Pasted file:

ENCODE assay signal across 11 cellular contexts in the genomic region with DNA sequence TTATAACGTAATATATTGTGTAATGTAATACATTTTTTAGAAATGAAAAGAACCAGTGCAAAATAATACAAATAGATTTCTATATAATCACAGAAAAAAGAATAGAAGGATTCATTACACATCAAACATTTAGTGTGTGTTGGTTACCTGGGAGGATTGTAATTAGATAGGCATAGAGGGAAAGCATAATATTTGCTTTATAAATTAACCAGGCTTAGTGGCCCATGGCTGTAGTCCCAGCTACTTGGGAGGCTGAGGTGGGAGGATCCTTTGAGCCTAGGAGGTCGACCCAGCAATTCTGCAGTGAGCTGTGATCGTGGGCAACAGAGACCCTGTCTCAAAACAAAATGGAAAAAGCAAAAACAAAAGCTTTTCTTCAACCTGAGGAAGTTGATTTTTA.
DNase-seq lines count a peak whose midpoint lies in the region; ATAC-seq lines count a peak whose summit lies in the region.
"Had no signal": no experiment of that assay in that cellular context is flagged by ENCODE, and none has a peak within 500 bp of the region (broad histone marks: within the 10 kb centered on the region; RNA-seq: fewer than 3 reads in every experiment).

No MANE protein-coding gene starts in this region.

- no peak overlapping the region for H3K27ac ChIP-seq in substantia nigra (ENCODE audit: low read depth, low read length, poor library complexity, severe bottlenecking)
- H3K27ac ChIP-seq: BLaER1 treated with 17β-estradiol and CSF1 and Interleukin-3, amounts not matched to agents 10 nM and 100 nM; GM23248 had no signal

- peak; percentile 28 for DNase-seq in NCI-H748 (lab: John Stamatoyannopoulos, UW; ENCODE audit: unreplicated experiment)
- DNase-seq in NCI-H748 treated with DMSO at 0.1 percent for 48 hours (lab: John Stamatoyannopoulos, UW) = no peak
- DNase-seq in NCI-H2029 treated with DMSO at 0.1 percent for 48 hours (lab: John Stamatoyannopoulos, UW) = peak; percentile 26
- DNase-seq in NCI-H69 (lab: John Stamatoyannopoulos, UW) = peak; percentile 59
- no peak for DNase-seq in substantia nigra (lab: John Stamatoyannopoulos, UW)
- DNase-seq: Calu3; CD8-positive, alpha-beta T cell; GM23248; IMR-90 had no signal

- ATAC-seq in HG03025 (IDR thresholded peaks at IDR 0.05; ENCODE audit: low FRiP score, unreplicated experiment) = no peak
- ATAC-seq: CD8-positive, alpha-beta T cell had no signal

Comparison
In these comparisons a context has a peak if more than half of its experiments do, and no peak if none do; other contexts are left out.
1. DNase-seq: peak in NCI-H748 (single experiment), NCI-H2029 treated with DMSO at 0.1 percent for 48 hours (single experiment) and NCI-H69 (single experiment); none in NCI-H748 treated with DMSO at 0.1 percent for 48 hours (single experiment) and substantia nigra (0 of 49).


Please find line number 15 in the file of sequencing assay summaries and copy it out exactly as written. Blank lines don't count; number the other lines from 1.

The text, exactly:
Comparison